—Jamie McEachin, Head Copy Editor—
Moana brings a lot of firsts for Disney to the table: it depicts the first polynesian ‘princess’, and the first Disney female lead without a romantic interest. The animation of Moana, voiced by Auli’i Cravalho, is significant as well; Disney has finally created a movie that represents in a female character, and more significantly, in its female lead, a realistic, strong body type.
Directors Ron Clements and John Musker say in an interview with Time Magazine, “We saw this as a hero’s journey, a coming-of-age story, in a different tradition than the princess stories,” says Clements; Musker adds: “I don’t know that any of the other princesses we’ve been involved with we’d describe as badass.”
The lack of a romance as a major part of Moana’s storyline is another thing that sets her apart from the Disney princesses, who all, from Belle to Elsa, act as de facto role models for young girls everywhere: “We thought it would be very appealing to do a female empowerment story that didn’t center on any sort of romance,” says Musker.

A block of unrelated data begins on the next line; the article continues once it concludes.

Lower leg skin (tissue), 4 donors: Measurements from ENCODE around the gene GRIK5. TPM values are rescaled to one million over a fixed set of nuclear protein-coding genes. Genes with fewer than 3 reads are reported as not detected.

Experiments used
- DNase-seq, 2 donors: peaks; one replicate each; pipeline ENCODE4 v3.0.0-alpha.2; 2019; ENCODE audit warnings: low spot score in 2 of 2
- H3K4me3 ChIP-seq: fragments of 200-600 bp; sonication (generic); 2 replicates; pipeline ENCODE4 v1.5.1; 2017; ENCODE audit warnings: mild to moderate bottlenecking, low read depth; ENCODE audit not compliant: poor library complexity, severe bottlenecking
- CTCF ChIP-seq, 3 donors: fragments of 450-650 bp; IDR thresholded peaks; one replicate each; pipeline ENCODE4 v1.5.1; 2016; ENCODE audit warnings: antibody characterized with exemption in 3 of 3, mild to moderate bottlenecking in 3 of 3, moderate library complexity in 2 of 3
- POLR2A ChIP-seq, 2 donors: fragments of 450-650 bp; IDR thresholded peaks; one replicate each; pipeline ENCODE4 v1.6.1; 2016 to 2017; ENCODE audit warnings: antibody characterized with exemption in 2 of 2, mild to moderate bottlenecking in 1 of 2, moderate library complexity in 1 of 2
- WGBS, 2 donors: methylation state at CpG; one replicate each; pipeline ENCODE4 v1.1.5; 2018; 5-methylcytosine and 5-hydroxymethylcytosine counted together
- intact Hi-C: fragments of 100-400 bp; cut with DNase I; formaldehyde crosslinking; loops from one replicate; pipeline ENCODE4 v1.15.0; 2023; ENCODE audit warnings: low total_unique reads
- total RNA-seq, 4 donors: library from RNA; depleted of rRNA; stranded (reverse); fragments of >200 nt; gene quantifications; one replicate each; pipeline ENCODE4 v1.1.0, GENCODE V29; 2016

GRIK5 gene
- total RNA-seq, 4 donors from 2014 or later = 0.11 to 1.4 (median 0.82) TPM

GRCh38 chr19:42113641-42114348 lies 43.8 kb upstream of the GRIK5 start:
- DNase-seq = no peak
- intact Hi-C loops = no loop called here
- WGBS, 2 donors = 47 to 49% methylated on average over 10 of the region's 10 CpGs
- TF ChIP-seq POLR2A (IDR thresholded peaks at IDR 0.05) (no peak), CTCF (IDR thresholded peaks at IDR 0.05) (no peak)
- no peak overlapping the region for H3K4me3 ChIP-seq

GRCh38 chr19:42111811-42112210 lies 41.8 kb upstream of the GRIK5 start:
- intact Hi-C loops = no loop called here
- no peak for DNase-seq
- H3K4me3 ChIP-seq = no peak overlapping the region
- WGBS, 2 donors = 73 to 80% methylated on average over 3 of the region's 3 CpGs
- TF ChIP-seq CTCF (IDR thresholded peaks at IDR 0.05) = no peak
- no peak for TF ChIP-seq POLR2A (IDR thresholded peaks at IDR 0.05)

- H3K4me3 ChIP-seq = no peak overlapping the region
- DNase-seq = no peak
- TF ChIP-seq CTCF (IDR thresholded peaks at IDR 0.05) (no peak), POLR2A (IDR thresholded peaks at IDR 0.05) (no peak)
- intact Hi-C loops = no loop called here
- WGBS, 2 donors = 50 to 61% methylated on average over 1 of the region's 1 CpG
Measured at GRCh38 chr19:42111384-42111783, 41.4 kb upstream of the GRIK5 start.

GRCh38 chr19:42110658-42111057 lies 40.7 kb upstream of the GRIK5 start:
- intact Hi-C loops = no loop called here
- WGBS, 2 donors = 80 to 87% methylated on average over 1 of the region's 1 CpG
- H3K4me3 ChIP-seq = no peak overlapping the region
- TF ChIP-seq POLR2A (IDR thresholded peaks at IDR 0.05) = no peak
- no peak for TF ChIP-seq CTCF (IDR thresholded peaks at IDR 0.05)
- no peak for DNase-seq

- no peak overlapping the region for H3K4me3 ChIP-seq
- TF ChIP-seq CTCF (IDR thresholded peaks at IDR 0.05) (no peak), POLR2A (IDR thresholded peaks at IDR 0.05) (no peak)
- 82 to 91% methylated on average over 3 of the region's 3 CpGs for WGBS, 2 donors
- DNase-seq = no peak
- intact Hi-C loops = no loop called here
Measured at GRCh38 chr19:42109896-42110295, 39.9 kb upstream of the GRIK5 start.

All of these factors make Moana a fiercely progressive film but in a way that is sure to be more effective than more outwardly feminist media. Because of the nonchalance of its message—that of course it is normal for a young girl, and a person of color, to be strong, and capable, and in control of her own destiny—Moana will be important in teaching children of all genders that readily-accepted equality being not that big a deal to younger generations is actually a huge deal.
Photo Courstesy of Barry King